“Several difficulties arise when conducting dose-response studies in an epidemiological setting as they rely on a wide range of factors that are often hard to quantify” explains Dr Baker. “It is also possible that there are environmental issues involved that we don’t yet understand.
“If the amount of exposure were too low to cause the excess risk, we would expect leukaemia rates to remain consistent before and after the start-up of a nuclear facility. However, our meta-analysis, consistently showed elevated illness and death rates for children and young people living near nuclear facilities.”
The research review looked at studies carried out between 1984 and 1999, focusing on research that provided statistics for individual sites on children and young people aged from zero to 25.
Four studies covered the UK, with a further three covering just Scotland. Three covered France, two looked at Canada and there was one study each from the USA, Japan, Spain, the former East Germany and the former West Germany.
“Although our meta-analysis found consistently elevated rates of leukaemia near nuclear facilities, it is important to note that there are still many questions to be answered, not least about why these rates increase” concludes Dr Baker.
“Several hypotheses have been proposed to explain the excess of childhood leukaemia in the vicinity of nuclear facilities, including environmental exposure and parental exposure. Professor Kinlen from Oxford University has also put forward a hypothesis that viral transmission, caused by mixing populations in a new rural location, could be responsible.
“It is clear that further research is needed into this important subject.”
Notes to editors
Meta-analysis of standardized incidence and mortality rates of childhood leukaemia in proximity to nuclear facilities. Baker PJ and Hoel D. European Journal of Cancer Care. 16, pages 355-363. July 2007.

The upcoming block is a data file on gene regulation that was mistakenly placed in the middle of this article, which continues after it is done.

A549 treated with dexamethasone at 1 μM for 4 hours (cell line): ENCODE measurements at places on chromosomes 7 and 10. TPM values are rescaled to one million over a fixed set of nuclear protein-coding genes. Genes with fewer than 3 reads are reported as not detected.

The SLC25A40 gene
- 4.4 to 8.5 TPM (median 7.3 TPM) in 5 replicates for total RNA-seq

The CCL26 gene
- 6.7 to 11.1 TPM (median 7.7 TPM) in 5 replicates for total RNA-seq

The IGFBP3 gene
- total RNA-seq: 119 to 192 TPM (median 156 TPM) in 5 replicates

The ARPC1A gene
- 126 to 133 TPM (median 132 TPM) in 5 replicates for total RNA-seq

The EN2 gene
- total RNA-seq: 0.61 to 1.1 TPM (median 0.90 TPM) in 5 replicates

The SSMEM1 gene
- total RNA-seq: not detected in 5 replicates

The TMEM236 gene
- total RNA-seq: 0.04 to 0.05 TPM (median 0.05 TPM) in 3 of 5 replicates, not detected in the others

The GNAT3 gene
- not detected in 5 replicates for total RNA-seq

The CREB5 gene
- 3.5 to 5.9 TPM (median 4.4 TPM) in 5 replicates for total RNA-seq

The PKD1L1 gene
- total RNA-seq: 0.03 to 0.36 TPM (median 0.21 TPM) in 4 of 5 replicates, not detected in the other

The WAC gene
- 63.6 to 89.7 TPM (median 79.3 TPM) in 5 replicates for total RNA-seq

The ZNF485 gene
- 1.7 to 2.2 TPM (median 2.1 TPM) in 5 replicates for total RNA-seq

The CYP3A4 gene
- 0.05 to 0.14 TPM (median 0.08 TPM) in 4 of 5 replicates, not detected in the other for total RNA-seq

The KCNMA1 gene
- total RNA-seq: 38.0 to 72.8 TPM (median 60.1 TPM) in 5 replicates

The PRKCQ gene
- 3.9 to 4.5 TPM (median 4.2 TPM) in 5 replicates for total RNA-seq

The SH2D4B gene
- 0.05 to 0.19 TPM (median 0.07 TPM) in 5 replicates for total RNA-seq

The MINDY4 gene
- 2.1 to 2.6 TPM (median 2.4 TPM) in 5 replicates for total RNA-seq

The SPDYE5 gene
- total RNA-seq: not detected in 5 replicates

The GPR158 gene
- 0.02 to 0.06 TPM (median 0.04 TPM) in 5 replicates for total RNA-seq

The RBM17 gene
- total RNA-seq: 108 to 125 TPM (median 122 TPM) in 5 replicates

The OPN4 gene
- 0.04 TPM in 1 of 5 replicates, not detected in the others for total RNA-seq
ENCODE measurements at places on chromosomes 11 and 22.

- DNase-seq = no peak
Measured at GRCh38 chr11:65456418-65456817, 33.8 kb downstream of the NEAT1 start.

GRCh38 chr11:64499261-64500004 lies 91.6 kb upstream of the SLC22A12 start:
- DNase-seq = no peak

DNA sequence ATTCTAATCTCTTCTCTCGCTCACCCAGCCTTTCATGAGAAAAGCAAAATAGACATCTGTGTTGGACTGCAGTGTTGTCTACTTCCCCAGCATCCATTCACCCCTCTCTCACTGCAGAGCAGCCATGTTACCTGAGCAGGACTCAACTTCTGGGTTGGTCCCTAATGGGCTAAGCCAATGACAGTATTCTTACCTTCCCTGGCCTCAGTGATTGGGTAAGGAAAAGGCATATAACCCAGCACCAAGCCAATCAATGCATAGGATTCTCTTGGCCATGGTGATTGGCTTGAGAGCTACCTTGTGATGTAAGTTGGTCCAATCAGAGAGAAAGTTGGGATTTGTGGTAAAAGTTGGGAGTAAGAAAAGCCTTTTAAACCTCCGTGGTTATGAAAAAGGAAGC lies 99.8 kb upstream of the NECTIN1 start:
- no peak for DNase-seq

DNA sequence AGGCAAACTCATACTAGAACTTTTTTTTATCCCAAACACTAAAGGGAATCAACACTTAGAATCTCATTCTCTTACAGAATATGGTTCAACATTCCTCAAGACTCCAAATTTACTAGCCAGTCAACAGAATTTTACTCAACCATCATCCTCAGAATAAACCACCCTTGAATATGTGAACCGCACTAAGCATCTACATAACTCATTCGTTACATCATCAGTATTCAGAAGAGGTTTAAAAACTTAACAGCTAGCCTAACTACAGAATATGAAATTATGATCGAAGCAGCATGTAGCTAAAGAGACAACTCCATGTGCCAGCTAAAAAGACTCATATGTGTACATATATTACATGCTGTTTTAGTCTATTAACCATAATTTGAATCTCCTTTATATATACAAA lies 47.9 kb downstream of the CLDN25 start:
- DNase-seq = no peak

The European Journal of Cancer Care provides a medium for communicating multi-professional cancer care across Europe and internationally. The Journal publishes peer-reviewed papers, reviews, reports, features and news, and provides a means of recording lively debate and an exchange of ideas. It is published six times a year by Blackwell Publishing.
Blackwell Publishing is the world’s leading society publisher, partnering with 665 medical, academic, and professional societies. Blackwell publishes over 800 journals and has over 6,000 books in print. The company employs over 1,000 staff members in offices in the US, UK, Australia, China, Singapore, Denmark, Germany and Japan and officially merged with John Wiley & Sons, Inc’s Scientific, Technical and Medical business in February 2007. Blackwell’s mission as an expert publisher is to create long-term partnerships with our clients that enhance learning, disseminate research, and improve the quality of professional practice. For more information on Blackwell Publishing, please visit http://www.blackwellpublishing.com or http://www.blackwell-synergy.com
Contact: Annette Whibley
Blackwell Publishing Ltd.
Disturbed sleep associated with decline in cognition over time; no link with total hours of sleep per night
Women who experienced cognitive decline over a 13 to 15 year period after age 65 were more likely to sleep poorly than women whose cognition did not decline, according to a study led by researchers at the San Francisco VA Medical Center (SFVAMC).